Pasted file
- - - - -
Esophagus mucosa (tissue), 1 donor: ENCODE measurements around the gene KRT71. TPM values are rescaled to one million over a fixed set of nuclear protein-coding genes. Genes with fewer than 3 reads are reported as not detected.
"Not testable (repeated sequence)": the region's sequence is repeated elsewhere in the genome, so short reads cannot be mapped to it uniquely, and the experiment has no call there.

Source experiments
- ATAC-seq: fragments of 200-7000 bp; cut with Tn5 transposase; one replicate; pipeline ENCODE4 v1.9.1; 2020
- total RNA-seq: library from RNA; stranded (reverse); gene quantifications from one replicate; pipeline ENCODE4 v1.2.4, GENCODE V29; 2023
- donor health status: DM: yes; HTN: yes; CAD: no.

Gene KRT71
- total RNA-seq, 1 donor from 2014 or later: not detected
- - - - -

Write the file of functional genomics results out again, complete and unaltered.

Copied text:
Esophagus mucosa (tissue), 1 donor: ENCODE measurements around the gene KRT71. TPM values are rescaled to one million over a fixed set of nuclear protein-coding genes. Genes with fewer than 3 reads are reported as not detected.
"Not testable (repeated sequence)": the region's sequence is repeated elsewhere in the genome, so short reads cannot be mapped to it uniquely, and the experiment has no call there.

Source experiments
- ATAC-seq: fragments of 200-7000 bp; cut with Tn5 transposase; one replicate; pipeline ENCODE4 v1.9.1; 2020
- total RNA-seq: library from RNA; stranded (reverse); gene quantifications from one replicate; pipeline ENCODE4 v1.2.4, GENCODE V29; 2023
- donor health status: DM: yes; HTN: yes; CAD: no.

Gene KRT71
- total RNA-seq, 1 donor from 2014 or later: not detected